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If you're a big fan of tall structures and buildings, then this set is for you. Measuring 1 meter tall, this towering wind turbine used to be a limited-release set only available for Vestas employee. In November 2018, LEGO will re-issue set # 4999 to make it widely available to more collectors and LEGO enthusiasts. Thank you for the LEGO Group (TLG), LEGO CEE and our very own Eurobricks Ambassador, Jim, in making this review possible. Without further delay, here is my 17th RA review, LEGO Creator - Vestas Wind Turbine, set # 10268. Overview Name: 10268 - Vestas Wind Turbine Theme: Creator Year: 2018 (2H) Pieces: 826 pcs Minifigures: 3 (+1 dog) Price: USD 199.99 / EUR 179.99 / GBP 159.99 The set will be available in LEGO store and shop.lego.com starting 23 November 2018. Introduction First thing first, I am traditionally taking pictures of smaller builds so taking a full-size photo of a 1-metre model is quite a challenge. Nevertheless, I am sticking to my traditional white-on-white background. You'll notice that even if most of the parts are white, they look "off white" due to shadows. That's just the nature of plastic white balance. Now that it's out of the way, enjoy the walkthrough of the building process and my thoughts about this set. Frankly, I have no interest in the original set 4999 because its price in the secondary market is very cost prohibitive. Now that it is available to a larger audience for the suggested retail price, or even cheaper, is this set worth all the hype and buzz generated around it? I'll answer that towards the end but first, let's start with the box art. Front Panel This set is branded under the Creator Expert line. Also included in the box art is the "seal" of plant-based plastic elements. These elements made from plants together with the renewable energy such as wind turbines are perfect fit for TLG's green agenda. It is not a secret that TLG has investments in wind power. Therefore, if there is any set worth releasing again to make that widely known, is the Vestas Wind Turbine. Power Functions are already included in the box as prominently shown at the right side of the front panel. Back Panel The back panel shows the power function features including the rotating turbines and porch lights of the house. Again, you will see the "This Element is Made from Plants" seal to remind us that TLG is really concerned about the planet. Not being sarcastic here -- but how many companies are pushing green and sustainable energy? I can't recall much. Perhaps the seal will help embed the idea to younger minds so TLG will be known as a company who cares about the environment. Side Panels Here are the side panels. You can spot the seal once more on one of the side panels. Top Panel Since this is a creator set, of course it will be criminal not to print the parts on the box. You can check out the parts here in bigger resolution. Speaking of parts, let's unbox the set already. Inside, we get a very high-quality manual. Several pages are dedicated for Wind Energy and plant-based plastic. A version of LEGO Planet Promise is also included in the booklet but the version in the booklet is far more interesting. Without giving away too much, one of the trivia included in the booklet is that 90% of the LEGO packaging sets is recyclable and 1 million plastic trays were already saved from replacing the plastic Advent Calendar trays with recyclable paper-pulp version since 2017. There are more snippets of information included in some pages. For example, in page 35, it says "A Vestas wind power plant can be up and running in less than 12 months, defying the longer lead times involved with conventional fuels." Other pages that include snippets of information are pages 69, 75, 114, 135, 136, and 142. Now, let's go straight to the parts! Parts "Ok. What is this? There are no numbered bags?" Hard mode activated! --- this is my initial reaction. For sure, this set is not the biggest set without numbered bags but it's probably in the top 10 -- Tower Bridge is one of the biggest as far as I know. Also, based on this review of the Medieval Market Village, and as confirmed by my dear friend WhiteFang, that set does not have numbered bags as well. I have also confirmed that the older set 4999 has the same plastic bags without numbers. So, who am I to complain? You can check bigger photos of the bags below if you wish -- they look quite randomly packed together, just like the old version of the set. Although, if you look closer, you'll see that most of the parts are related to the elements needed to complete a certain section of the build. Nevertheless, they look like a mess to the untrained eye. As suggested by the instruction booklet, the only solution is to prepare all of them in a manner that will not make you insane: Note: the clear plastic containers are not included in the set. Here are the notable parts included in the set. All the printed parts are notable specially the smaller panels: Did I not mention that there are no stickers in this set? Hurrraaay! There are 4 green BURPs included in the set. Some of the advanced builders don't like this part much. However, in this set I can tell you that using this part makes a lot of sense because the hollow part of the BURP helps conceal the wiring underneath. More about that soon. Speaking of wiring, there are 2 sets of wires included. And then, here's the motor. Don't ask me why TLG did not put the most recent version of Power Functions. To me, as long as this baby runs fine, I'm okay whatever motor function version comes with it. Build The first small build is the Vestas van. If my sources are correct, it is supposed to be modelled after Mercedes-Benz® Sprinter Van. The build is a decent representation of the actual vehicle. I like its simplicity. Moving on, the main build starts with the construction of the small cottage house using the 32x32 green base plate. Nothing fancy so far. Move along, move along... Once you start working at the back of the house, where you use the BURPs, you will realise that the fixture holding the turbine tower is only 4 technic pins held by 4 brackets on the base plate! At this stage, you cannot judge how strong the build is, but you'll be surprised later. The set 4999 has something similar but this improved build reduces the wobbles in my experiment. It does not make the build indestructible though. The build becomes more interesting once you build the actual tower. Even if the process here is repetitive, you make a very substantial progress because the parts are quite big. Now, with the tower erected and with the power source ready, it only takes a few more steps to complete the build. Power test. The lights are on! Constructing the nacelle (house of the turbine) is like building a technic set that you'll forget for a moment you're building a Creator set. Obviously, this section is the most mechanical part of the build so it's not surprising to see mostly technic parts. The housing is also using technic bricks to form a SNOT technique where you use the large 6 x 12 modified tile with studs on the edge, printed with big "Vestas" logo to complete the enclosure of the motor. To avoid the nacelle from spinning out of control and twisting the wire running inside the tower, there is a tan (sand) coloured technic pin that prevents the housing from turning 360 degrees. Probably the most satisfying part of the build for me is when I plugged the motor function connectors to the small motor -- this marks the completion of the actual turbine motor and we're getting closure to spinning the turbine! Building the rotor hub is quite straight forward. Using a 3-rotor blade technic plate in light bluish grey colour, 3 sections are created for each turbine blade. As for the turbine blades, all of them are exactly built the same. Here's a view of the turbine blades in different angles: You'll notice that there are 2 technic pin holes available in one of the technic bricks at the end. This make it possible to attach the blades in two configuration: flat or angular position. I think the blades look best in angular position because they resembles real-life turbine blades more when attached that way. To give you an idea how really big the turbine is, here's a picture with the minifigures next to it. It's huge! Once the rotor hub and 3 blades are connected, it's a matter of pushing the protruding black technic pin inside the housing to complete the top. All wire cleanly tuck inside and ready to be covered. Alas, we're done! There are so many anti-studs at the back of the tower but that one is fine. Oh wait, what about the exposed back? Zooming in, perhaps, the only ugly part of the set is the back of the hill where all the colourful bricks and pieces are exposed. It's quite easy to cover and I don't understand why this re-released version did not put those extra bricks to make the model more presentable when viewed at the back. The good news is that it's fairly straight forward to replace the colourful bricks at the back to cover the exposed area if you wish to make the set more pleasing to the eye when viewed at this angle. This is not an issue to me but someone has to mention it. Here is the complete set in its full glory! Minifigures There is nothing much to write about the minifigures included. In the original set 4999, there are also 3 minifigures. However, there is one notable aspect in the minifigures that makes this re-release special. Front view with head gears / hair piece Unlike the original minifigures that came with set 4999, the Vestas employee minifigures in set 10269 comes with printed "V" torso, not stickers! This is a very big improvement over the older version of the minifigures. Back view No dual face print or back printing for the guys. There's only 1 back printing, which is the torso for the girl minifigure -- Halter Top with Green Apples and Lime Spots Pattern, found in 3 other sets at the time of this review. Green energy is the best! Right, doggy? I'll be back! Conclusion So, is it worth the re-issue? I think it is. Set # 4999 is madly expensive in eBay or Bricklink so this makes set # 10268 fairly "cheap". I know that is a very subjective statement depending on how financially gifted you are, but you get the point. Could this set be any cheaper? Probably yes. The original set 4999 has motor function included so it is not a proper re-issue if the motor functions are removed just to cut cost, but it could been one of the option. For the volume of the build and overall size of the structure, the big parts compensate for the poor price per piece ratio so I think the price is fair. If you look at the price per piece ratio alone then you're going to miss out on a lot of good sets. I mentioned about the fixture of the base and how fairly strong it is. I think it is sturdier than the older version but as I mentioned earlier, it is not indestructible. I was able to lift the wind turbine by holding the tower several times without any issue. It holds firm and it can lift the weight of the whole build just fine. The problem is when it oscillates and wobbles several times -- no matter how much stronger it is than the original set, the tower can still collapse on its own weight. Based on my first-hand experience, using my car, I transported this set simply by removing the turbine blades. I thought that the tower can hold firmly because the top is already much lighter without the blades. To my dismay, a few humps and gentle turn broke the tower from the base because the structure simply cannot handle the shakes and wobbles in its original configuration. So, if you're crazy like me and you wish to transport this set-- kindly ask someone to hold it so that the tower won't wobble or just transport the tower and the base separately. Frankly, this is not a problem if you will only display the wind turbine. I think the structure is strong enough that it won't collapse on its own weight in a very long period of time as long as you put it in a very stable cabinet. If you put it on display inside a shaky cabinet, overtime, the connection might loosen up at the base, increasing the risk of the set from breaking apart. You've been warned, so get a sturdy cabinet for your LEGO set displays. Having said that, it is a marvellous set. It is big and tall. It's even taller than my desk fan and dinning table. Besides, who doesn't like green energy inspired building set? I also think it is a very educational set and could inspire young builders about sustainability and renewable energy. This set, along with the campaign of using sugarcane based plastic that is sourced sustainably, gives TLG a very strong statement about their support for sustainability and renewable energy. I mean, how can you not like it? Review summary Playability: 7.5/10 - it's not as playable set as much as it is a great display set but it is clearly aimed at older kids and collectors. Design / Building Experience: 8/10 - The original design 10 years ago is still great, with some colour swaps and small alteration here and there. However, I think the base could be more reinforced. Minifigures: 7/10 - No more stickers, yey! Other than the unique torso, everything else looks generic hence the score. Price / Value for money: 10/10 - Goodbye scalpers, welcome true collectors! Overall: 8/10 - Wait no further. Get this set and forget about the older one that you cannot afford. There is always a case for making a set available once again. If it is truly in demand and there are willing buyers for the product, then it is always possible to produce the set once more. TLG keeps the BOM (bill of materials) and moulds so they can produce the sets if all the right parts are available. Reissuing is a common practice in other toy lines so I don't understand the hate TLG is receiving for "running out of ideas". I am one of the firm believer that LEGO sets, as toys, should be made available to everyone in any way, shape or form. Therefore, the re-release of this set is a big slap to hoarders and investors, who are capitalising on "limited release" sets. I truly commend TLG for re-issuing this set to a wider customer base, with or without the green agenda. Once again, thank you for reading. If you wish to view all the images used in this review and some extras, you can view my Flickr album for set 10268. Always enjoy building. Until next time! I wish you were here... P.S. Here's a video of the wind turbine spinning --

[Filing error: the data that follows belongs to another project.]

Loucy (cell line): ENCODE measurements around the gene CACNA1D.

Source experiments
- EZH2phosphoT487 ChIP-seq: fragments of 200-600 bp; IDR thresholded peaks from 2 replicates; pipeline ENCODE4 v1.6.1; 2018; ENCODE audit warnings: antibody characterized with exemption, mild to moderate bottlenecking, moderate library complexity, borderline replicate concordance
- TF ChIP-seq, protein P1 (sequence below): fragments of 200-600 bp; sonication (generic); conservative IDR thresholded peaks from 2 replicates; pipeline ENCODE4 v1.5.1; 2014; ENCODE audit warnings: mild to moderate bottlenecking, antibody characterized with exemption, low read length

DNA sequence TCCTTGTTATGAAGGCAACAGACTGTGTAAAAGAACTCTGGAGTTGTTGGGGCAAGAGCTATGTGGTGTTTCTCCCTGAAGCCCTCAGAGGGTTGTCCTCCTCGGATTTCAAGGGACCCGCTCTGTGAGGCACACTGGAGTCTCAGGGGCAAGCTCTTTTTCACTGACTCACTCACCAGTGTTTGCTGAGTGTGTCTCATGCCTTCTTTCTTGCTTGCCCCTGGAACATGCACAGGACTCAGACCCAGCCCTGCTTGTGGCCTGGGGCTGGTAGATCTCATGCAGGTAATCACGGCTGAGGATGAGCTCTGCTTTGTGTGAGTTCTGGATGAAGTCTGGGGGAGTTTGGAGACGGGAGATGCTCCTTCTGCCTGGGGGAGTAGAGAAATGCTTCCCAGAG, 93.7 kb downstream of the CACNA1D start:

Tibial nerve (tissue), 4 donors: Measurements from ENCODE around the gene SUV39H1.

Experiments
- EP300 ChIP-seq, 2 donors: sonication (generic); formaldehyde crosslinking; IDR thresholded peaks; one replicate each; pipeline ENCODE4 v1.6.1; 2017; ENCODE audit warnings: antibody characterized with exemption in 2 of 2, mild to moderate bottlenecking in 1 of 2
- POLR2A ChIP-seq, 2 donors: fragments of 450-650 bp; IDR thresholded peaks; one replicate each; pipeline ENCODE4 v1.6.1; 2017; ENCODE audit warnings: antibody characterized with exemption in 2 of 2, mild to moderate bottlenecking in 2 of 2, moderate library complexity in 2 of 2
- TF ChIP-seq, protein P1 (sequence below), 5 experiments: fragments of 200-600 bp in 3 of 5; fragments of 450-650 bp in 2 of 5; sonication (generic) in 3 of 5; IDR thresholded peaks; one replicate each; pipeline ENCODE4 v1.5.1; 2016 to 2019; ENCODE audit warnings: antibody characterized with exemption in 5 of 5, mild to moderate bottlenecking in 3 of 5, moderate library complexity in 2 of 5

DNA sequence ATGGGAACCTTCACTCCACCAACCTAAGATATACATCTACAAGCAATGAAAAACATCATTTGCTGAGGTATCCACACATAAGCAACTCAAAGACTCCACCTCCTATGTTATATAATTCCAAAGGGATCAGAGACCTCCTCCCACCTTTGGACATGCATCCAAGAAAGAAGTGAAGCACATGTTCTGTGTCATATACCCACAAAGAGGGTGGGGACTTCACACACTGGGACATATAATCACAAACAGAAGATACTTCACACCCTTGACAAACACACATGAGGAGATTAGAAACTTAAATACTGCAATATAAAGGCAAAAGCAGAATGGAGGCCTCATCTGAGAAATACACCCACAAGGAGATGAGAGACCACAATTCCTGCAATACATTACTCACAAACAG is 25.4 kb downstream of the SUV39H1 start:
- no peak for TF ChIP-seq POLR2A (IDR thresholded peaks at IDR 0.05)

Hi! As LUG Ambassador for TechnicBRICKs I got involved into a workgroup to discuss and gather community feedback about sustainability and most relevant LEGO products characteristics in this regard. Here we're also particularly interested in the feedback from the LEGO Technic community. This is a wide topic where you may consider many aspects like the raw materials used to produce LEGO bricks, packaging, building instructions, production facilities, energy, delivery chain, social responsibility, etc. And of course many other you'll certainly remember! To help framing your inputs we got four questions, for which we'd like to hear from you. Please feel free to answer by leaving your comments to this post. First, please list what consumers can generally expect when a toy product is made of "sustainable materials". Kindly elaborate your answers and provide examples, if possible. The richer descriptions you provide, the more we know excatly what you mean! Please rank what is most important (1 = most important etc. What characteristics of the LEGO experience are currently most important to consumers? For each characteristic, please describe excatly what it is about. The more explanation you provide, the better we understand your input. Please rank what is most important (1 = most important etc.) What characteristics of the LEGO experiences are relevant to consider when addressing "sustainable materials"? Rich descriptions and examples, please. Please rank what is most important (1 = most important etc.) Is there anything else you feel is important regarding Sustainable Materials that wasn't covered in the questions above, that might help get a better view about the topic? Many thanks in advance for your feedback!